With their mom, the girls love to shop, cuddle up on a lazy Sunday afternoon watching TV, and tease me about my idiosyncrasies.  With me, Marisa likes to talk about music, books, and politics. Erica and I talk about sports and history, and make each other crack up with our silly humor.  The four of us enjoy being with each other, whether going to the movies or out to dinner, or just staying home, hanging out and talking nonsense.  For too many years, our good times together must have seemed like special occasions to my family, because for most of their lives, Sandra, Marisa, and Erica have endured watching me fight demons through my obsessive and passionate pursuit of my ambitions.

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Blogger’s note: This is the 18th installment from my manuscript of Summer in the Waiting Room: How Faith, Family, and Friends Saved My Life. I post weekly excerpts every Wednesday morning.  To read previous installments, go to the “Tags” link and click on “Summer in the Waiting Room.”

Winning the Fight for Higher Standards on the East Side

(Stock Photo)
(Stock Photo)

Sitting in the back of the multi-purpose room at Mt. Pleasant High School in east San Jose on Friday, I reflected on the untapped potential of this dynamic community. The occasion was the annual MESA (Mathematics Engineering Science & Achievement) College Poster Contest.  MESA is a non-profit organization that helps prepare educationally underrepresented students to graduate from college with an engineering, science, business or mathematics degree.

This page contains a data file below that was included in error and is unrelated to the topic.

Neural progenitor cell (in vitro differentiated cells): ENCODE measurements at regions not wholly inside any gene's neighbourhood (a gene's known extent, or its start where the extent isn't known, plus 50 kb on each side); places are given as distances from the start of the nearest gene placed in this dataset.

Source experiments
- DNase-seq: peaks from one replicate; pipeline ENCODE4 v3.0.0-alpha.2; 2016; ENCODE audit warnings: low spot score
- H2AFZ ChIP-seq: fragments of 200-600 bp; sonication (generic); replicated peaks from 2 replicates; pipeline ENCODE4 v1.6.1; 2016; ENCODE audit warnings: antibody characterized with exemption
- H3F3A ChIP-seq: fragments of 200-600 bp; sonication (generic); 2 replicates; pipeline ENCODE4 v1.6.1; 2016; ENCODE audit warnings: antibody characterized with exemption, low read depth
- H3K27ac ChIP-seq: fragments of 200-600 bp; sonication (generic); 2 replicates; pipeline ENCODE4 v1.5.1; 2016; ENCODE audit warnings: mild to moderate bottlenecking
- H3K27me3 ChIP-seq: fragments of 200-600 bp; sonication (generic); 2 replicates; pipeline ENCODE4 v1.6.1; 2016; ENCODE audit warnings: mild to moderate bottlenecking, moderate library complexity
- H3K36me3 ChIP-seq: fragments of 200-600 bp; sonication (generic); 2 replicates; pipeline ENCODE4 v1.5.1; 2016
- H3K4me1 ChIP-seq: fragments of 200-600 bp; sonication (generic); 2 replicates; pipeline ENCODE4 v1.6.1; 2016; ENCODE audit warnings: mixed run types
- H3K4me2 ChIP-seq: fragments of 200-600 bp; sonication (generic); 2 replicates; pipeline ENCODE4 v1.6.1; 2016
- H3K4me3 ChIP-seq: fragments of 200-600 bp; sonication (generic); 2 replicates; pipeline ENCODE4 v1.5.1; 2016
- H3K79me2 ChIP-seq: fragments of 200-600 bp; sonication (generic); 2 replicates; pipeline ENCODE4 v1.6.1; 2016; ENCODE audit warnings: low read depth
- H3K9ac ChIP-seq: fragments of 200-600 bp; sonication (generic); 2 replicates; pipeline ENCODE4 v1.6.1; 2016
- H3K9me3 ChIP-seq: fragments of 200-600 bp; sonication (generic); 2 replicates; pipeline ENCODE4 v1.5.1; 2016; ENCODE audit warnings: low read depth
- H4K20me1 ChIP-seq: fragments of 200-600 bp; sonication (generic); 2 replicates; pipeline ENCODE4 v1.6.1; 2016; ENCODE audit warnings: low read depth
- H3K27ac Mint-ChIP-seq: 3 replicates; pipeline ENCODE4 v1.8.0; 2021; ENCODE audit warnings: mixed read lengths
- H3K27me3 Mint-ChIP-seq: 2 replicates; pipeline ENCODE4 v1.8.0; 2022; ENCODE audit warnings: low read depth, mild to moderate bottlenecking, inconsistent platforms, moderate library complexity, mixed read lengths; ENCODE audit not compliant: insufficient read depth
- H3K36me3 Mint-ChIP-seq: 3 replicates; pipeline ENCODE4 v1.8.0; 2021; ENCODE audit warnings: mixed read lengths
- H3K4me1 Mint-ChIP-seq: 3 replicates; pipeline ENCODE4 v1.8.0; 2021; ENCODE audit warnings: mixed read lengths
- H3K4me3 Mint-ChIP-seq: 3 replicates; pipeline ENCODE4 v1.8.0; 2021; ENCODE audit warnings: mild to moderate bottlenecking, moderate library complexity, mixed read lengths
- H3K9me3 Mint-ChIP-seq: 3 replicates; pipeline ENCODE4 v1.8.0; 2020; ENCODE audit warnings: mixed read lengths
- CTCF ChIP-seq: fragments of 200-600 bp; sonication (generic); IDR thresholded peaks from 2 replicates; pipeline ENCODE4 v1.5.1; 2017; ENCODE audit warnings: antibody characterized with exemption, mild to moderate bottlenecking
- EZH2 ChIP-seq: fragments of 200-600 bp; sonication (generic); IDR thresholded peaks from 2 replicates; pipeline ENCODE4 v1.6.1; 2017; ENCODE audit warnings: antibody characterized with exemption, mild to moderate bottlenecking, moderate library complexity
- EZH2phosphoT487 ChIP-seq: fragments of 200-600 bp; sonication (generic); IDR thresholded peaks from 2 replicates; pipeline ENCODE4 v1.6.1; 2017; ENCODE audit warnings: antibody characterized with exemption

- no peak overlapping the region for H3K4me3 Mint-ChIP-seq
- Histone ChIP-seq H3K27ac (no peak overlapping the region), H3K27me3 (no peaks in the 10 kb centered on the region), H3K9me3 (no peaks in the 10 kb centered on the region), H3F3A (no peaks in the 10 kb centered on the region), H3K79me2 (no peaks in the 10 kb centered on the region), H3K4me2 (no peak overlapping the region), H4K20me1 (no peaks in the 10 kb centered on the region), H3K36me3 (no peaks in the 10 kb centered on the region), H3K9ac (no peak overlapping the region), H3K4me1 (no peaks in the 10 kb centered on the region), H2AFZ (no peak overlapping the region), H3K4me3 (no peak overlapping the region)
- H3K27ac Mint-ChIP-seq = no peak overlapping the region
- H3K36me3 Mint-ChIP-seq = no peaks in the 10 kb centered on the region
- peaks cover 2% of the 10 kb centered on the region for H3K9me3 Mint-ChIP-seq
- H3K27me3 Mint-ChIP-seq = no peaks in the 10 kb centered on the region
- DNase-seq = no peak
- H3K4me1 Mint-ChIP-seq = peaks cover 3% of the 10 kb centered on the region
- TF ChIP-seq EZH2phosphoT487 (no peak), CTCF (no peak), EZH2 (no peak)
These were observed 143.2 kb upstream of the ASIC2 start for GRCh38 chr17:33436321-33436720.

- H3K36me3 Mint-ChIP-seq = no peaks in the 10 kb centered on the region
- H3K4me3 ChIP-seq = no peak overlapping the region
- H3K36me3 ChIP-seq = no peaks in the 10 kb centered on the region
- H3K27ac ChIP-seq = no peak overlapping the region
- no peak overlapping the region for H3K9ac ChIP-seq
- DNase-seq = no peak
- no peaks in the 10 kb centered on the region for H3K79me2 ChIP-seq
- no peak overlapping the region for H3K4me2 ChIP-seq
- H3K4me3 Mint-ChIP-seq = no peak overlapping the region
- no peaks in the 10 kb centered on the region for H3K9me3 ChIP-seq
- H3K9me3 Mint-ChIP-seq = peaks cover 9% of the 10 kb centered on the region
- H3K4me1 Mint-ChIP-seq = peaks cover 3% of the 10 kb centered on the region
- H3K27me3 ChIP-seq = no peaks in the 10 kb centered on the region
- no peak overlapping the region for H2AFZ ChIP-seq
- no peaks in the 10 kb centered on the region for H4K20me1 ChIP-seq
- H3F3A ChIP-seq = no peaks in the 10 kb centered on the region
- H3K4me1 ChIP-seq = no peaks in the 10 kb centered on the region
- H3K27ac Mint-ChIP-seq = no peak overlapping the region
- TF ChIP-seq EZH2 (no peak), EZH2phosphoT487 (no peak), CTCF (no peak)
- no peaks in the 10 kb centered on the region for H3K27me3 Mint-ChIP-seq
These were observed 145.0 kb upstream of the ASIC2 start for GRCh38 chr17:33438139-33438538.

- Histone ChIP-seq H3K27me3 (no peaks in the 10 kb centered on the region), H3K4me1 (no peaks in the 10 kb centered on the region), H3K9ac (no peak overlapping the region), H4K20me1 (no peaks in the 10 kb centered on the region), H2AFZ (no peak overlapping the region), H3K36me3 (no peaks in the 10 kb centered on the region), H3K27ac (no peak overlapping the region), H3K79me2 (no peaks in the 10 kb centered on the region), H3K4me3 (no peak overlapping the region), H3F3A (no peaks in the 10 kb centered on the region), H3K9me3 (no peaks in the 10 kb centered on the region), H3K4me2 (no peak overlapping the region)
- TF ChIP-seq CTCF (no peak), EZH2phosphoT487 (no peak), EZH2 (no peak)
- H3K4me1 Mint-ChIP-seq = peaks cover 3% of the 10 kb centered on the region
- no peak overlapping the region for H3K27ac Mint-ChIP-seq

The college poster contest, one of many MESA programs, challenges students to research a college of their choice, make a poster, and present their findings to a panel of judges. For the past two years, I’ve had the honor to serve as a judge in the high school division. To my delight, the entire afternoon was an east side affair. MESA’s executive director at San Jose State University is a James Lick High School alum like me, the contest coordinator is an Evergreen High School grad, and the students represented east side schools.

I was impressed by the meticulous research, creativity and oral presentation skills demonstrated by the students. Two junior girls from Silver Creek High School, who chose to highlight UCLA, made my day. When I asked if they took the A-G class schedule needed to apply to UCLA, one of the girls said, “everyone takes A-G classes,” while the other smiled and nodded in agreement. A rush of emotion washed over me as I remembered the 2010 “A-G” fight at the East Side Union High School District.

In California, the A-G curriculum is the checklist of classes students need to take to be eligible to apply for college in the University of California (UC) and California State University (CSU) systems. Most school districts don’t require an A-G curriculum for all students. According to a 2009 California Post Secondary Education Commission report, “the college-going rate for students in California to UC schools was 7.2% and the rate to CSU schools was 10.5%.”